Tensions rose between the U.S. and Spain, culminating in the destruction of the American battleship the USS Maine in Havana Harbor in February of 1898. The U.S. claimed Spain was responsible and declared war. There followed a series of triumphs over overmatched Spanish forces in the Pacific and Atlantic, and Spain surrendered in August of 1898. Spain gave up all claims to Cuba, which came under U.S. supervision, and Puerto Rico. Virtually overnight, as well, the U.S. became a Pacific power by gaining sovereignty over Guam and the Philippines.

11. Indian War
> Battle deaths: 1,000
> Non-mortal wounds: n/a
> Total service members: 106,000
> Duration: 1817-1898

The Indian War was a series of conflicts between Native Americans and whites over land. In an act of ethnic cleansing in 1830, the U.S. government passed the Indian Removal Act, relocating Native Americans to territories west of the Mississippi River. Spanning a 20-year period, members of the so-called Five Civilized Tribes were forcibly sent westword in what became known as the Trail of Tears. In 1838 alone, about 15,000 Cherokee were sent more than 1,200 miles west, with more than 3,000 dying en route.

Tribes such as the Sioux of the Northern Plains and the Apache of the Southwest were strong opponents of encroachment on their tribal lands. Native American victories, such as the Battle of Little Bighorn, were few, but there was fierce opposition in the Montana territory, led by Lakota Chief Red Cloud. The last major conflict between Native Americans and the U.S. military occurred in 1890 at Wounded Knee in South Dakota, where 150 Native Americans and an estimated 25 American soldiers died.

Source: Kean Collection / Archive Photos via Getty Images

10. Mexican War
> Battle deaths: 1,733
> Non-mortal wounds: 4,152
> Total service members: 78,718
> Duration: 1846-1848

By the mid-19th century, the United States was growing rapidly, fueled by the belief that America was destined to claim all the land between the Pacific and Atlantic oceans. This expansion led to an unresolved border dispute in Texas between America and Mexico that resulted in war in 1846. The U.S. Army won almost all the battles and Mexico signed the Treaty of Guadalupe Hidalgo in 1848, ceding more than half of its territory to the United States. The U.S. gained the territories of Texas, California, Nevada, and Utah, as well as parts of New Mexico, Wyoming, Arizona, and Colorado.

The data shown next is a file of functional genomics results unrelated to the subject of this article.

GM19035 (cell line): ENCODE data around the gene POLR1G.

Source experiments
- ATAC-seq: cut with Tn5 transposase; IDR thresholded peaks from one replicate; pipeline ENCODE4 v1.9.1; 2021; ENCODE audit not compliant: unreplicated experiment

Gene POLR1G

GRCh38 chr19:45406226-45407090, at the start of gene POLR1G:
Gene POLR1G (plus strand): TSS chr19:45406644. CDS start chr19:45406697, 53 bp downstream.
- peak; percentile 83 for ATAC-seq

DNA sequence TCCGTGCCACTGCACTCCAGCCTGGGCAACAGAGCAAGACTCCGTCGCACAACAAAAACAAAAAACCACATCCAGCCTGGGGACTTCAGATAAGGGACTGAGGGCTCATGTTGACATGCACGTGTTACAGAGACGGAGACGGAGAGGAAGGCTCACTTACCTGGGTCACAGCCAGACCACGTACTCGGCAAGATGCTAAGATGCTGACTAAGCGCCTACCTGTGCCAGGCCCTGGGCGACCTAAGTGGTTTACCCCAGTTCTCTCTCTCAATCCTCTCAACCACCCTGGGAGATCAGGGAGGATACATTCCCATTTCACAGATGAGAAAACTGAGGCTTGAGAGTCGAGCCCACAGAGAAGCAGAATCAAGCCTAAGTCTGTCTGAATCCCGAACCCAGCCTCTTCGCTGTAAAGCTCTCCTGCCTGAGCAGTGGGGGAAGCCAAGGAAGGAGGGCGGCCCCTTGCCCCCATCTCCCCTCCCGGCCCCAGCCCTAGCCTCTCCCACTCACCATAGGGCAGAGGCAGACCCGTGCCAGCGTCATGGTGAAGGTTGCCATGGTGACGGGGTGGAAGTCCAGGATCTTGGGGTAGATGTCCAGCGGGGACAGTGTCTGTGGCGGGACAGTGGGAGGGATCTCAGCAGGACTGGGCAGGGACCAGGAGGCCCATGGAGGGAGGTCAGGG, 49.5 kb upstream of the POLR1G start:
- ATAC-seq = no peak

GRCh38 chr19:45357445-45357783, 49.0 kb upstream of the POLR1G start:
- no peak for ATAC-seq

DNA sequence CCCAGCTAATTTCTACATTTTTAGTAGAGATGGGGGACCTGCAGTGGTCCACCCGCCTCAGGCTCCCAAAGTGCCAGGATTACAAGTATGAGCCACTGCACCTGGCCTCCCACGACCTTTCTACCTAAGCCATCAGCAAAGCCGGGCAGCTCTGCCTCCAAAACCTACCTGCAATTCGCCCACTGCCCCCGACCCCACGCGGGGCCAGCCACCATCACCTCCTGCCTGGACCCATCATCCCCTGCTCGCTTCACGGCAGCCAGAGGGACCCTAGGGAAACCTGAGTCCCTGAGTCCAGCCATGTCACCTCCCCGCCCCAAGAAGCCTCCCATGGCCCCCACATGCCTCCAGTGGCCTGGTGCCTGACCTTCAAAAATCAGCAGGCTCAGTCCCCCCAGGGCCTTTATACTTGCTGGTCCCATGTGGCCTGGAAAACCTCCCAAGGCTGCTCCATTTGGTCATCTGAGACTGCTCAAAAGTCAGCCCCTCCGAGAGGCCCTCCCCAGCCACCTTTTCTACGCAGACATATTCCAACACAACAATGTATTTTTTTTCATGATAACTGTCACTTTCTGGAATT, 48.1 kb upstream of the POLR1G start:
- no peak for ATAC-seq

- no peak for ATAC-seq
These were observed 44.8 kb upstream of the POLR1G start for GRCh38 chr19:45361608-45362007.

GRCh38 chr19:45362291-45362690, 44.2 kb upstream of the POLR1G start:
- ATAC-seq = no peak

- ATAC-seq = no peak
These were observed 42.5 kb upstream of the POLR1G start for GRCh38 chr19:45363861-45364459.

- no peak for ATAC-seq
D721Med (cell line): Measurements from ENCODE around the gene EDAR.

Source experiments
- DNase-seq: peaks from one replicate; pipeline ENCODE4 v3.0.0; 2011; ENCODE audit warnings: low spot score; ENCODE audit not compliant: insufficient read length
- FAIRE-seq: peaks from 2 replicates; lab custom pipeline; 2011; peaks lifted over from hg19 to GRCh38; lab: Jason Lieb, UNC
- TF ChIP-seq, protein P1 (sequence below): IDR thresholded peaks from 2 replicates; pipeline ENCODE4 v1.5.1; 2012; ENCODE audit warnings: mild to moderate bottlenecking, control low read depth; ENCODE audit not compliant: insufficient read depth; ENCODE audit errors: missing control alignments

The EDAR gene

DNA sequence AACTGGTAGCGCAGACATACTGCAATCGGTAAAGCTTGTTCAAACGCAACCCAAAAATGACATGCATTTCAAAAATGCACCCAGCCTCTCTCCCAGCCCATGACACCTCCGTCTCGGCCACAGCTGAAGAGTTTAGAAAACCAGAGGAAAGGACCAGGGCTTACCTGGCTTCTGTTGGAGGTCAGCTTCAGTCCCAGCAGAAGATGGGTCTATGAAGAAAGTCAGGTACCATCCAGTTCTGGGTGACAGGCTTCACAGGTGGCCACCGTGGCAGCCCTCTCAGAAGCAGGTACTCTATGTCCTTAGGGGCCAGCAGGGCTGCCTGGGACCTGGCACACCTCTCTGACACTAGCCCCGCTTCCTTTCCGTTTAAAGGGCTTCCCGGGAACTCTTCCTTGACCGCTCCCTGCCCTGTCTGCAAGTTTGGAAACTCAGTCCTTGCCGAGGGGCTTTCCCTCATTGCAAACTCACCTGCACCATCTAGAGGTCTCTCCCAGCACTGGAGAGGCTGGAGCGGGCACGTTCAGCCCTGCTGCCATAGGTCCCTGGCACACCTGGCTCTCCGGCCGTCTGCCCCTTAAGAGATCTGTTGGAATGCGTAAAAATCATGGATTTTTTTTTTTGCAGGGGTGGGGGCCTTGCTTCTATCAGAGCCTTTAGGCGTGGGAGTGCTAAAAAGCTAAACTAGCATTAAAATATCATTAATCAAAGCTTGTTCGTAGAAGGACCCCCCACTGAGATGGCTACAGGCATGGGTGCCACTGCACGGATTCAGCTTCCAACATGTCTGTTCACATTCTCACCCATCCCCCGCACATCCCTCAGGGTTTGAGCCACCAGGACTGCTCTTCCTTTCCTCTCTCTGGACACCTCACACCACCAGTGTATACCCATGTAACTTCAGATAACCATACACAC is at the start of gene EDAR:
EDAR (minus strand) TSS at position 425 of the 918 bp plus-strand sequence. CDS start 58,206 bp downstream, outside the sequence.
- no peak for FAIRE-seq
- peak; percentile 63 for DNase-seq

The war produced many military leaders who would distinguish themselves in the Civil War just over a decade later, among them Ulysses S. Grant, Robert E. Lee, William Tecumseh Sherman, Stonewall Jackson, James Longstreet, and George McClellan.

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Source: Paula Bronstein / Getty Images News via Getty Images

9. War in Afghanistan
> Battle deaths: 1,946
> Non-mortal wounds: 21,031
> Total service members: 1,400,000 (estimated)
> Duration: 2001-2021

In August 2021, President Joe Biden pulled out the last U.S. troops from Afghanistan, marking the end of the war in that Asian country after almost 20 years. The U.S. and its Allies invaded the mountainous nation in November 2001, after the Taliban government refused to hand over Osama bin Laden, the mastermind of al-Qaeda’s attacks on the United States on Sept. 11 of that year. The Taliban was routed and relocated to southern Afghanistan and over the border to Pakistan where it led an insurgency against the Western-backed government. The U.S.-led coalition formally ended its combat mission in 2014, and Afghan forces took the lead on securing the nation’s security. They were not up to the task because of corruption and poor leadership. The Taliban insurgency eventually defeated the Afghan military and the Taliban rules in the country today.

Source: MPI / Archive Photos via Getty Images

8. War of 1812
> Battle deaths: 2,260
> Non-mortal wounds: 4,505
> Total service members: 286,730
> Duration: 1812-1815

The American Revolution had been over for less than 30 years when the United States and Great Britain fought again. The war was an outgrowth of the conflict between the latter and Napoleon’s France. Both countries had placed trade restrictions on neutral nations, including the U.S., but Americans were further incensed by the practice of impressment, in which the British forcibly removed American seamen off their ships and into the service of Great Britain.